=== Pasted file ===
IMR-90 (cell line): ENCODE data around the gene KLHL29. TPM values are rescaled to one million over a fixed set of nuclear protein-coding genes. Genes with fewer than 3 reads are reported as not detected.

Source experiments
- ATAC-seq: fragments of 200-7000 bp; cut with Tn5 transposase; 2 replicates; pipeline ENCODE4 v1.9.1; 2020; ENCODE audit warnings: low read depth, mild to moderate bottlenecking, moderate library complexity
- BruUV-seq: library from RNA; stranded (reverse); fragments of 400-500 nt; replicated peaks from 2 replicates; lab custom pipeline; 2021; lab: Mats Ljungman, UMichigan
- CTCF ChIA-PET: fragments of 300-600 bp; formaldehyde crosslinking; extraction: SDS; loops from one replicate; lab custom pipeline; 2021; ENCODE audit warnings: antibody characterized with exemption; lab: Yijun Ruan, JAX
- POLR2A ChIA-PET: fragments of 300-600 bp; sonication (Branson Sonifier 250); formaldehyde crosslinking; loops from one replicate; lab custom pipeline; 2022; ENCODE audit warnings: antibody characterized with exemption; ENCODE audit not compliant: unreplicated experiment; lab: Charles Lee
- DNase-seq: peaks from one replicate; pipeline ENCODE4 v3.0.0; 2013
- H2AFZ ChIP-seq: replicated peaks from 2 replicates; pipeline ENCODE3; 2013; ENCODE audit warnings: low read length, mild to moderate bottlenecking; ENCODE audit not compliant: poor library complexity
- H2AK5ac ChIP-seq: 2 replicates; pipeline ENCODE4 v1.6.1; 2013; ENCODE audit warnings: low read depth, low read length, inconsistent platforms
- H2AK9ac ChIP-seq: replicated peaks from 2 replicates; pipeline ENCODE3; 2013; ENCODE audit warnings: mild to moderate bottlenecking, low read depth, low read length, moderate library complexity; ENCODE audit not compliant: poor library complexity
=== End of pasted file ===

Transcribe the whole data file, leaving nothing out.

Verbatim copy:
IMR-90 (cell line): ENCODE data around the gene KLHL29. TPM values are rescaled to one million over a fixed set of nuclear protein-coding genes. Genes with fewer than 3 reads are reported as not detected.

Source experiments
- ATAC-seq: fragments of 200-7000 bp; cut with Tn5 transposase; 2 replicates; pipeline ENCODE4 v1.9.1; 2020; ENCODE audit warnings: low read depth, mild to moderate bottlenecking, moderate library complexity
- BruUV-seq: library from RNA; stranded (reverse); fragments of 400-500 nt; replicated peaks from 2 replicates; lab custom pipeline; 2021; lab: Mats Ljungman, UMichigan
- CTCF ChIA-PET: fragments of 300-600 bp; formaldehyde crosslinking; extraction: SDS; loops from one replicate; lab custom pipeline; 2021; ENCODE audit warnings: antibody characterized with exemption; lab: Yijun Ruan, JAX
- POLR2A ChIA-PET: fragments of 300-600 bp; sonication (Branson Sonifier 250); formaldehyde crosslinking; loops from one replicate; lab custom pipeline; 2022; ENCODE audit warnings: antibody characterized with exemption; ENCODE audit not compliant: unreplicated experiment; lab: Charles Lee
- DNase-seq: peaks from one replicate; pipeline ENCODE4 v3.0.0; 2013
- H2AFZ ChIP-seq: replicated peaks from 2 replicates; pipeline ENCODE3; 2013; ENCODE audit warnings: low read length, mild to moderate bottlenecking; ENCODE audit not compliant: poor library complexity
- H2AK5ac ChIP-seq: 2 replicates; pipeline ENCODE4 v1.6.1; 2013; ENCODE audit warnings: low read depth, low read length, inconsistent platforms
- H2AK9ac ChIP-seq: replicated peaks from 2 replicates; pipeline ENCODE3; 2013; ENCODE audit warnings: mild to moderate bottlenecking, low read depth, low read length, moderate library complexity; ENCODE audit not compliant: poor library complexity